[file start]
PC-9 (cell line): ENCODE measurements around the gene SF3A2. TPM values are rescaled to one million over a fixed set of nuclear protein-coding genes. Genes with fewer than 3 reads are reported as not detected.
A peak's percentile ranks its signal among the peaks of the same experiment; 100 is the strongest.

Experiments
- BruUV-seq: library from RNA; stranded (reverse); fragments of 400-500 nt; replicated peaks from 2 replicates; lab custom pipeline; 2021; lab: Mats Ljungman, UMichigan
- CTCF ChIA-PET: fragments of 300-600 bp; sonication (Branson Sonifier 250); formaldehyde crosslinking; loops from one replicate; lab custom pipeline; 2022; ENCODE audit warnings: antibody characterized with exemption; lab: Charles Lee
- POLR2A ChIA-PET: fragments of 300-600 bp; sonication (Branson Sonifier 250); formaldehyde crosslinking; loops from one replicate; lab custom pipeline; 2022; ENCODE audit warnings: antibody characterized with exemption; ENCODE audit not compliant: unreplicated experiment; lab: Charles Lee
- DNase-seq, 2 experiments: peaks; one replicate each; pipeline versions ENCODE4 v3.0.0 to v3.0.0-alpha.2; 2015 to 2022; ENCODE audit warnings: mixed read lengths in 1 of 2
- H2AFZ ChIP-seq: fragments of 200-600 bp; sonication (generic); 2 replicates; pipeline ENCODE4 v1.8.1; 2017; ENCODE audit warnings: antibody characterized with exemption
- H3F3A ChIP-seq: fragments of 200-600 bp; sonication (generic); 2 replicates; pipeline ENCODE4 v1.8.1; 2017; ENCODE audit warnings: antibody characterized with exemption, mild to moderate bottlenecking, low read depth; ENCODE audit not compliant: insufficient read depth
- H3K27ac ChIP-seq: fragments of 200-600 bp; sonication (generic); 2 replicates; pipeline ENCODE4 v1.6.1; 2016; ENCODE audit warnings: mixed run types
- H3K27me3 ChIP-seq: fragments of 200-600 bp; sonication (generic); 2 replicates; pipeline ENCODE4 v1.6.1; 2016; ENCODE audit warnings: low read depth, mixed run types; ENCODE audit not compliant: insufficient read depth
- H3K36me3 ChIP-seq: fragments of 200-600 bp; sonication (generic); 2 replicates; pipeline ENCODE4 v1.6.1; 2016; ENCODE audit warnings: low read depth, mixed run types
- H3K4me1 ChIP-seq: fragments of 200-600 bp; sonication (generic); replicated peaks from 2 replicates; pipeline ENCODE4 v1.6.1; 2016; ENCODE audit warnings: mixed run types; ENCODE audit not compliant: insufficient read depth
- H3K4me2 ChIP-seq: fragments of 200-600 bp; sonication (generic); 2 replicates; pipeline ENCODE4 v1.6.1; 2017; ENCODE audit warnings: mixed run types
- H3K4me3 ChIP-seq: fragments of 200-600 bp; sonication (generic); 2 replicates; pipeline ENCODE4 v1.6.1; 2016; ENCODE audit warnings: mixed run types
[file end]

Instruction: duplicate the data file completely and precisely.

PC-9 (cell line): ENCODE measurements around the gene SF3A2. TPM values are rescaled to one million over a fixed set of nuclear protein-coding genes. Genes with fewer than 3 reads are reported as not detected.
A peak's percentile ranks its signal among the peaks of the same experiment; 100 is the strongest.

Experiments
- BruUV-seq: library from RNA; stranded (reverse); fragments of 400-500 nt; replicated peaks from 2 replicates; lab custom pipeline; 2021; lab: Mats Ljungman, UMichigan
- CTCF ChIA-PET: fragments of 300-600 bp; sonication (Branson Sonifier 250); formaldehyde crosslinking; loops from one replicate; lab custom pipeline; 2022; ENCODE audit warnings: antibody characterized with exemption; lab: Charles Lee
- POLR2A ChIA-PET: fragments of 300-600 bp; sonication (Branson Sonifier 250); formaldehyde crosslinking; loops from one replicate; lab custom pipeline; 2022; ENCODE audit warnings: antibody characterized with exemption; ENCODE audit not compliant: unreplicated experiment; lab: Charles Lee
- DNase-seq, 2 experiments: peaks; one replicate each; pipeline versions ENCODE4 v3.0.0 to v3.0.0-alpha.2; 2015 to 2022; ENCODE audit warnings: mixed read lengths in 1 of 2
- H2AFZ ChIP-seq: fragments of 200-600 bp; sonication (generic); 2 replicates; pipeline ENCODE4 v1.8.1; 2017; ENCODE audit warnings: antibody characterized with exemption
- H3F3A ChIP-seq: fragments of 200-600 bp; sonication (generic); 2 replicates; pipeline ENCODE4 v1.8.1; 2017; ENCODE audit warnings: antibody characterized with exemption, mild to moderate bottlenecking, low read depth; ENCODE audit not compliant: insufficient read depth
- H3K27ac ChIP-seq: fragments of 200-600 bp; sonication (generic); 2 replicates; pipeline ENCODE4 v1.6.1; 2016; ENCODE audit warnings: mixed run types
- H3K27me3 ChIP-seq: fragments of 200-600 bp; sonication (generic); 2 replicates; pipeline ENCODE4 v1.6.1; 2016; ENCODE audit warnings: low read depth, mixed run types; ENCODE audit not compliant: insufficient read depth
- H3K36me3 ChIP-seq: fragments of 200-600 bp; sonication (generic); 2 replicates; pipeline ENCODE4 v1.6.1; 2016; ENCODE audit warnings: low read depth, mixed run types
- H3K4me1 ChIP-seq: fragments of 200-600 bp; sonication (generic); replicated peaks from 2 replicates; pipeline ENCODE4 v1.6.1; 2016; ENCODE audit warnings: mixed run types; ENCODE audit not compliant: insufficient read depth
- H3K4me2 ChIP-seq: fragments of 200-600 bp; sonication (generic); 2 replicates; pipeline ENCODE4 v1.6.1; 2017; ENCODE audit warnings: mixed run types
- H3K4me3 ChIP-seq: fragments of 200-600 bp; sonication (generic); 2 replicates; pipeline ENCODE4 v1.6.1; 2016; ENCODE audit warnings: mixed run types